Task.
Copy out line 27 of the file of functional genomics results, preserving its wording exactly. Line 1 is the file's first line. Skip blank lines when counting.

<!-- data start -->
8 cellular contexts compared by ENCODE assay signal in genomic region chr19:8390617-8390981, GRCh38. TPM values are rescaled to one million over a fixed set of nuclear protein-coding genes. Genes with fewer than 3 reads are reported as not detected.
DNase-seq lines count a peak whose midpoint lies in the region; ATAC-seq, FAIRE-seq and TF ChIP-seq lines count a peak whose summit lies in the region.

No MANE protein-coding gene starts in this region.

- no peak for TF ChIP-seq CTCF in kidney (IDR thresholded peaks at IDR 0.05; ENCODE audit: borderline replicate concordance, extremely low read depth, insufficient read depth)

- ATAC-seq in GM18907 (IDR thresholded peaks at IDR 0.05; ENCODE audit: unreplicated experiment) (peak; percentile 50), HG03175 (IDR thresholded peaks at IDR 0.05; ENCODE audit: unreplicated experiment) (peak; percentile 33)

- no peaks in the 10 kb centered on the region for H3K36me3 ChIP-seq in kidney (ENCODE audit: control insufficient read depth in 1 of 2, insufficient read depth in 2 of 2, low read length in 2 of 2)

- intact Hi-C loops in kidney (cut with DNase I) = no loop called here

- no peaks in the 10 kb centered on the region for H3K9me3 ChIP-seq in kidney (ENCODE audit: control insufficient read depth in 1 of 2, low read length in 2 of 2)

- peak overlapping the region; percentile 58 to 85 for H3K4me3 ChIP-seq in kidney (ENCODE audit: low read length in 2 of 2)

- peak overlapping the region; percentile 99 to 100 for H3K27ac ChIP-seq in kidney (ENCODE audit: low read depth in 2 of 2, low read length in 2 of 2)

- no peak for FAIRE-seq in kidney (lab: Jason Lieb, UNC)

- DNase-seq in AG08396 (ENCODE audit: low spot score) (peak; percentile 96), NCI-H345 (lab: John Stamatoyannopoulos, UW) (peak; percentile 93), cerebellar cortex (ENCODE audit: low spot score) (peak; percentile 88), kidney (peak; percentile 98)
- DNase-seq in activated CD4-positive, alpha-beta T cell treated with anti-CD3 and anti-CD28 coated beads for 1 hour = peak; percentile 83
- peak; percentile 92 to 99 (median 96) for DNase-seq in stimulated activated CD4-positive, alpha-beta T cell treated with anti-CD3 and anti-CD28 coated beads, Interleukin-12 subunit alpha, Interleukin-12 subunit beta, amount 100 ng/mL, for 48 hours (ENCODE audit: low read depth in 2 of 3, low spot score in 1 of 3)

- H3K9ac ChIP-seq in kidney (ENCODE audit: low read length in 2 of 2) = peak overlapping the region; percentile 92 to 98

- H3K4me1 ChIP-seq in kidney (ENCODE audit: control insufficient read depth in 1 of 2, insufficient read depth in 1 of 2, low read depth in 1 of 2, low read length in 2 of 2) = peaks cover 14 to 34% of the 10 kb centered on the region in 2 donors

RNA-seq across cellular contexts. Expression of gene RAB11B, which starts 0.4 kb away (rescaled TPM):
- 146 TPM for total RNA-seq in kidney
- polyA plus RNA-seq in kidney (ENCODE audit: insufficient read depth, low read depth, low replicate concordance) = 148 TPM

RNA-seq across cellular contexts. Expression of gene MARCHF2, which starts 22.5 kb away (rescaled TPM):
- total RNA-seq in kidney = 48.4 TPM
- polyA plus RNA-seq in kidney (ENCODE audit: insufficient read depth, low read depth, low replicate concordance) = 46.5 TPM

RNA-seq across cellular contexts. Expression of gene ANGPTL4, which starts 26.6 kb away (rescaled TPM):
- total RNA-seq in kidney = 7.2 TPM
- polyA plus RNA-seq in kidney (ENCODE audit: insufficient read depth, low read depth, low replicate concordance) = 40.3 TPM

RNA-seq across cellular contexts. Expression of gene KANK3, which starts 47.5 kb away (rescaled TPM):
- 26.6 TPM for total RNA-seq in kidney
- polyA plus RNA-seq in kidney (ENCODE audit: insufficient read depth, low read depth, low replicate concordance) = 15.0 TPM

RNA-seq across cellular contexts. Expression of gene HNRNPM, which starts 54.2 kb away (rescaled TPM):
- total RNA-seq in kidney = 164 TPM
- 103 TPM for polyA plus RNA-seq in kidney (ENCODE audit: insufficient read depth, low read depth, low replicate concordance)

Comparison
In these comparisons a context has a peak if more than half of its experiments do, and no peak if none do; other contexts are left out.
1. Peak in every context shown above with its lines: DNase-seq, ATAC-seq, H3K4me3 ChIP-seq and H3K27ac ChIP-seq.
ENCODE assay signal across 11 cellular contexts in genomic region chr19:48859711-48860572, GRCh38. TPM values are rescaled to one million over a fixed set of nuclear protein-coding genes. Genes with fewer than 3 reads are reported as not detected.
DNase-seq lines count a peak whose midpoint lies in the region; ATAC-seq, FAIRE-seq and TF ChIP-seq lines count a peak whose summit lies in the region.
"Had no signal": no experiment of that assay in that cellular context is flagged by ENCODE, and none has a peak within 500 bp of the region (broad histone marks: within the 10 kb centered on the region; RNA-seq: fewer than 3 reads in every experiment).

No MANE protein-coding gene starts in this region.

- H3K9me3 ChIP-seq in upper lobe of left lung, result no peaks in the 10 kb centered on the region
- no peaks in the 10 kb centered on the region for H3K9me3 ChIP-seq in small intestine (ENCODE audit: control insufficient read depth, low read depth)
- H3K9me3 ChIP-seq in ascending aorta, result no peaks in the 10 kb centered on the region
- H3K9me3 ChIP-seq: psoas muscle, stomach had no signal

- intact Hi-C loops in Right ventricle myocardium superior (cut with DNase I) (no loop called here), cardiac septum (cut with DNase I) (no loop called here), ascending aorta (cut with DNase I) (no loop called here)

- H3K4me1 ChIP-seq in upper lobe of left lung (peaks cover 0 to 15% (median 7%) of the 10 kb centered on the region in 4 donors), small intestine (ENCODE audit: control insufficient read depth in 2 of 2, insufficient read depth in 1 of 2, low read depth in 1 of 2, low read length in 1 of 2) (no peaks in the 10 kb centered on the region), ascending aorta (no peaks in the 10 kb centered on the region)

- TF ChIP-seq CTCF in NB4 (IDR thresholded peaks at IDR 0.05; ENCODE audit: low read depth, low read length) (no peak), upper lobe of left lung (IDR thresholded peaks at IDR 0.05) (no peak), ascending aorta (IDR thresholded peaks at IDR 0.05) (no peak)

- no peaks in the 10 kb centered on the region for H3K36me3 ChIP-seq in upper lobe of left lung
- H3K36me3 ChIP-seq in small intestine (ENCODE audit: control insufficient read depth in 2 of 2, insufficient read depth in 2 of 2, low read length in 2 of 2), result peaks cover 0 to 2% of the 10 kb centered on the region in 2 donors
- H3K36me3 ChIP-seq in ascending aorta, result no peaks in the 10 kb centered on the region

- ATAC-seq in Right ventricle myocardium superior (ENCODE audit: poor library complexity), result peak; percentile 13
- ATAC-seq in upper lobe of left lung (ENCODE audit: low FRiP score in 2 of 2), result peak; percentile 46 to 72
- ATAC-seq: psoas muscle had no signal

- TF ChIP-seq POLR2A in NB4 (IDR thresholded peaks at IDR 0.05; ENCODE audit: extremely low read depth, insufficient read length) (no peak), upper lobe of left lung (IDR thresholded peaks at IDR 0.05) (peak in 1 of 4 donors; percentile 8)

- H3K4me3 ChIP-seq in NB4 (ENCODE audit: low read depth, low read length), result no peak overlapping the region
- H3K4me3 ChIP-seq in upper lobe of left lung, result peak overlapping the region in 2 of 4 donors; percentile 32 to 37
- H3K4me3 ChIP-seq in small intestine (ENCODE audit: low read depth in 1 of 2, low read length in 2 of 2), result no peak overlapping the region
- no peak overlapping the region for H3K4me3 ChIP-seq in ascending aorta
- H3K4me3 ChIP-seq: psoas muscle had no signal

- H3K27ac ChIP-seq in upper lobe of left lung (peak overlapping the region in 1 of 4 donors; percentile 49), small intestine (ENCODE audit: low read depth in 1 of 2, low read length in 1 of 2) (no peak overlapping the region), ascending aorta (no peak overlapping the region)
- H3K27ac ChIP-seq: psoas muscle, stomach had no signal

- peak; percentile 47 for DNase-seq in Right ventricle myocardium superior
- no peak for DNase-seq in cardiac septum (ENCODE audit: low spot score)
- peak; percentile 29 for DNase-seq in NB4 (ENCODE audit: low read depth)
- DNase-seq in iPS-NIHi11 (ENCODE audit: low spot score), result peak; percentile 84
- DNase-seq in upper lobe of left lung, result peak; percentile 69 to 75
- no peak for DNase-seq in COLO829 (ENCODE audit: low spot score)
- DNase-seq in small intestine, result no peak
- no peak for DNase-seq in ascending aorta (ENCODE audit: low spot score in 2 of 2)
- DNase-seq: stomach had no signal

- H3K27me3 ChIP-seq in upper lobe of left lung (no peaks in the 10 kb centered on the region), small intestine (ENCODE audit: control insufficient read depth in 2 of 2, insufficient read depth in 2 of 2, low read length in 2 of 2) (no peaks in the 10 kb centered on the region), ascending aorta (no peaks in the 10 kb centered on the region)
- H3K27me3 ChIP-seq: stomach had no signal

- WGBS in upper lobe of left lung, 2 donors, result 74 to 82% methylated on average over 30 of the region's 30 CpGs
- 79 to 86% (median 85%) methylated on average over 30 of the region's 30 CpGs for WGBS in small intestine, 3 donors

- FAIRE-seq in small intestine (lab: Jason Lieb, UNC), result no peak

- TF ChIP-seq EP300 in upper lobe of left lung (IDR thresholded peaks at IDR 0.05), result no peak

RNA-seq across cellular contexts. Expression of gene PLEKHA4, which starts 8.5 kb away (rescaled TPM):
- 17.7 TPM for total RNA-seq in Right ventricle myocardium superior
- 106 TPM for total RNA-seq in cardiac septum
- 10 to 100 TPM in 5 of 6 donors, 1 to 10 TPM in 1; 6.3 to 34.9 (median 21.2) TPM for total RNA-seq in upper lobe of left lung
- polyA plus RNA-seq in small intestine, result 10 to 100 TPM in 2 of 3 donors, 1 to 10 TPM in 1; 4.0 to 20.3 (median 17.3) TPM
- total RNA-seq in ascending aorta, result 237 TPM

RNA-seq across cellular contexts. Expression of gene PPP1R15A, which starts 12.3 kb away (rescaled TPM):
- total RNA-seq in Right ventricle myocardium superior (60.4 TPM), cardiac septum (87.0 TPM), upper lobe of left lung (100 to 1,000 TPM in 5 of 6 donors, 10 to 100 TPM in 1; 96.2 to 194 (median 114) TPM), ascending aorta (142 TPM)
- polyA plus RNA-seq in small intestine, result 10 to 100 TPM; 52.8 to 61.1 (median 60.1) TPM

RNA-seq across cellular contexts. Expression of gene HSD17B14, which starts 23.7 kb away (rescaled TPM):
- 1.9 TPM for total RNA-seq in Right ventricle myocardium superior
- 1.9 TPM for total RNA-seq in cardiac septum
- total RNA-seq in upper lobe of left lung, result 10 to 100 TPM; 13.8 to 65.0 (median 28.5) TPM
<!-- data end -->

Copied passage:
- 26.6 TPM for total RNA-seq in kidney